MTA New York City Transit Takes Delivery of New Diesel-Electric Locomotive

Subway riders are quite familiar with MTA New York City Transit's fleet of 6,300 stainless steel subway cars, but what they may not realize is that we also have an impressive roster of specially-designed diesel-electric locomotives ready, willing and able to haul work trains to the farthest segments of the subway system.

NYC Transit maintains a fleet of 62 diesel-electric locomotives that haul work trains and pumping equipment into sections of track where power to the third rail has been turned off to facilitate capital construction, maintenance work or repair damage. On May 1st, the first of 28 new locomotives was delivered to NYCT's facilities.

The locomotive was loaded onto a flat car in Boise, Idaho two weeks prior and shipped cross-country over the rails and then off-loaded onto NYCT's tracks at Linden Yard. The locomotive will ultimately be transported to the Coney Island Shop for completion of conformance testing and other commissioning activities. All 28 locomotives are expected to be delivered by mid-2013. The new locomotives will add much needed resources to the existing fleet as well as replacing several units that have seen nearly a half century of service in the system.

Manufactured by MotivePower, Inc., this new fleet of diesel-electric switcher locomotives, termed R156, is custom designed and manufactured to meet NYCT's unique requirements such as tight tunnel clearances and strict weight limitations for bridges and elevated tracks. The units boast enhanced crew comfort and safety features, improved reliability and maintainability, and produce lower exhaust-level emissions than older equipment.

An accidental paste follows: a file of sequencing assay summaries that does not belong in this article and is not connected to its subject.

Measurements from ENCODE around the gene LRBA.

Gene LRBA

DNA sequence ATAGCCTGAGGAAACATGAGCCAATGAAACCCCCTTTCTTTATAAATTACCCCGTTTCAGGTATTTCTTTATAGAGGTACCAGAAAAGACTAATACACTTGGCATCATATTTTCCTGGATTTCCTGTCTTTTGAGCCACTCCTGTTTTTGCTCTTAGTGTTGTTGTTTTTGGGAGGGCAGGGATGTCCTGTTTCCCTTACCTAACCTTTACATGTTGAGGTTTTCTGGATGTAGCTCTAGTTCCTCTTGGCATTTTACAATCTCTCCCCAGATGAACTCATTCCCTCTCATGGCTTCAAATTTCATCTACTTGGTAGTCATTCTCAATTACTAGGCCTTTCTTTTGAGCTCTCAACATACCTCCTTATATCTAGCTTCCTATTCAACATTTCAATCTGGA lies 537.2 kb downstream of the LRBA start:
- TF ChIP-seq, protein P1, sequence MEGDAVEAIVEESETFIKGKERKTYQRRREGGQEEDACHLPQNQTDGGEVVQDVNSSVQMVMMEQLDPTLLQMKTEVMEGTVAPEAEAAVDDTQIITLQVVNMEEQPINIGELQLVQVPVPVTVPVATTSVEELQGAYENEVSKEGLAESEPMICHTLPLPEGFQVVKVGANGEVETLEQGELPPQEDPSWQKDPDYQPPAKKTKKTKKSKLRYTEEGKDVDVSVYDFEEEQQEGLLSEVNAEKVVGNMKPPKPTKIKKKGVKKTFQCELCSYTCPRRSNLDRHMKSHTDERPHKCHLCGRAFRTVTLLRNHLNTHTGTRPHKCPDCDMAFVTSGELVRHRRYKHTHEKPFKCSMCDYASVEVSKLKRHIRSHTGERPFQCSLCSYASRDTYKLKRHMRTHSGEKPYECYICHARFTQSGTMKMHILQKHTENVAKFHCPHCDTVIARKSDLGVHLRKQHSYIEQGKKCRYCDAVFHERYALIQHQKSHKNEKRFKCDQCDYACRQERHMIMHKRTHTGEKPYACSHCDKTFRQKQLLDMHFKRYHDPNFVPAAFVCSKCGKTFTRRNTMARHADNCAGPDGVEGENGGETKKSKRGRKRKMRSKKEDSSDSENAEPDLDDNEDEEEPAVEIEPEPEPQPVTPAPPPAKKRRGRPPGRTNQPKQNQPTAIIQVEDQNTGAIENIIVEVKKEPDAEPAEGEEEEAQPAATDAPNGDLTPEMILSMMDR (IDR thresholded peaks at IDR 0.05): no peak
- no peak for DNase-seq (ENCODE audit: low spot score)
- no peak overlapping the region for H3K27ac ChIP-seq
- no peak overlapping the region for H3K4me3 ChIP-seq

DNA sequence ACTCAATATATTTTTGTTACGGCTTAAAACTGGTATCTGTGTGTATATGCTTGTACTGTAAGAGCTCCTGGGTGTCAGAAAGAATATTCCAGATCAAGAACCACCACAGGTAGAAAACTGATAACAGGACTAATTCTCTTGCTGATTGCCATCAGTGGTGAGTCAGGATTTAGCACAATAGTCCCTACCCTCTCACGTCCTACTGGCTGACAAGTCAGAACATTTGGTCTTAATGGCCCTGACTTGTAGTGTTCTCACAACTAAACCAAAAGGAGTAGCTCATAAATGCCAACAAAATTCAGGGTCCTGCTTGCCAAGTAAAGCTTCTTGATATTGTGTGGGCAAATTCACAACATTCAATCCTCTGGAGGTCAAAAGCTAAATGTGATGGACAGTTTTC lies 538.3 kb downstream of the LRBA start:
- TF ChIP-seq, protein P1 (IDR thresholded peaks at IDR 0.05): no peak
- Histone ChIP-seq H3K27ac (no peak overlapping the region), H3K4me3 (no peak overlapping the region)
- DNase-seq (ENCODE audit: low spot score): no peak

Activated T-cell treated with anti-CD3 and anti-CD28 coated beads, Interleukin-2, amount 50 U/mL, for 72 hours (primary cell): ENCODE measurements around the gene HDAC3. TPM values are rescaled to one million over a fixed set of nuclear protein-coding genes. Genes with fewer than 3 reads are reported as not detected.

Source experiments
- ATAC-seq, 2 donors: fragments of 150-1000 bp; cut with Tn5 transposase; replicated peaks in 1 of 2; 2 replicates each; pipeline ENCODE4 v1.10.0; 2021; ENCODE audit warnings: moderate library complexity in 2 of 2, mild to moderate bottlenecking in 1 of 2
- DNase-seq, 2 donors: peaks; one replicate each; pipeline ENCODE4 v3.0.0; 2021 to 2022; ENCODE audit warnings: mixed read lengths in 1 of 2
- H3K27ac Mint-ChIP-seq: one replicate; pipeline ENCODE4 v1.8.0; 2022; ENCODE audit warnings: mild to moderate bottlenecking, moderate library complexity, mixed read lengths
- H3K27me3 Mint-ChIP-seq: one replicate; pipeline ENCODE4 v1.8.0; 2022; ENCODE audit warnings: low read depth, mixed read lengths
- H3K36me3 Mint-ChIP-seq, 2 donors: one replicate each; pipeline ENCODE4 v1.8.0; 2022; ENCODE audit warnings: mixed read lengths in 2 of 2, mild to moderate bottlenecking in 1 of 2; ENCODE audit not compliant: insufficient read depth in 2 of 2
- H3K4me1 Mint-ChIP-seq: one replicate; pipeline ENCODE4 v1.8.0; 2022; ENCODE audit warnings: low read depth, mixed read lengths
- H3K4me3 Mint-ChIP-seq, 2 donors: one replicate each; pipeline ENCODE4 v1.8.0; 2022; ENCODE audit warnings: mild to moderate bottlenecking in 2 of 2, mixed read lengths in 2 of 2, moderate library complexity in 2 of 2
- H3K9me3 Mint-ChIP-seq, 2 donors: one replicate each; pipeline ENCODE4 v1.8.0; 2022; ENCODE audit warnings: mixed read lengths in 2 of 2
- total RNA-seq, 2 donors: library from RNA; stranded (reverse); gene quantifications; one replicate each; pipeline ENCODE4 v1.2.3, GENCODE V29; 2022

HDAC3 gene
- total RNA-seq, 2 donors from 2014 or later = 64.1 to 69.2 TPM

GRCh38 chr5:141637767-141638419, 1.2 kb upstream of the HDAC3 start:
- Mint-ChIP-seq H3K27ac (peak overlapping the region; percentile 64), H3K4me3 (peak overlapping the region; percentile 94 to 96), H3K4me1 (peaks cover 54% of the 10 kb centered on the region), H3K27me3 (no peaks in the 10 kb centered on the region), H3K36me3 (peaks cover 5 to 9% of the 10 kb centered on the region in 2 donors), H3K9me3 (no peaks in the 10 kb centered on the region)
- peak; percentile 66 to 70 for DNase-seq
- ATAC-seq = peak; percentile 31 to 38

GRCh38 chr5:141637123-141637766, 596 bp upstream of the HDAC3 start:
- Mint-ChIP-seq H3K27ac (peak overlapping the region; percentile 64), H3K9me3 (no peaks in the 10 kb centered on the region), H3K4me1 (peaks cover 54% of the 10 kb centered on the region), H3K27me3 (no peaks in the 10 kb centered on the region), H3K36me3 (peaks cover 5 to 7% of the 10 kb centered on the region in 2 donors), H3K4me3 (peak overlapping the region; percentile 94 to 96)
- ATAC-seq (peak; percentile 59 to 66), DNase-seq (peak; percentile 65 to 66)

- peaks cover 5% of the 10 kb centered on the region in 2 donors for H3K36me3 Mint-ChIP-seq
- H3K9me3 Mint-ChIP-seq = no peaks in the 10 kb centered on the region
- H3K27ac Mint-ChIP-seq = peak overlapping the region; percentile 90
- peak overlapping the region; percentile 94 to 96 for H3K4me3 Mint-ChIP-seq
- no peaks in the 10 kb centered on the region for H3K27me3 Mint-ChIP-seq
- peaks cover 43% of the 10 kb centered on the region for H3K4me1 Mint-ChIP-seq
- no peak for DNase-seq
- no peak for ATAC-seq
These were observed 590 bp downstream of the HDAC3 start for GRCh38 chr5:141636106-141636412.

The R156 uses some of the latest NYCT subway passenger car components, which are service-proven and will result in more reliable operation and increased maintenance efficiency. The locomotives offer significant technological improvements, including AC propulsion, higher-horsepower, improved fuel efficiency, advanced emissions reduction technology and microprocessor controls. They also meet the latest crashworthiness and safety standards recommended by NYCT's Office of System Safety.

The locomotives feature an independent heating and battery charging (layover) system powered by a small diesel engine to keep the main engine warm during cold weather and provide auxiliary power to operate the lights and HVAC system, and to charge the batteries. This modern system reduces overall diesel engine emissions and while reducing fuel consumption during cold weather operations.

Additional features include advanced instrumentation and electronics, including a monitoring and diagnostic system with enhanced software, an automatic fire suppression system, and a sophisticated wheel slip and slide detection system. The new locomotive will also have cabinet space, electrical conduits and cabling allocated for future Communications Based Train Control (CBTC) implementation.

These units are definitely the 21st-century versions of the Little Locomotive That Can.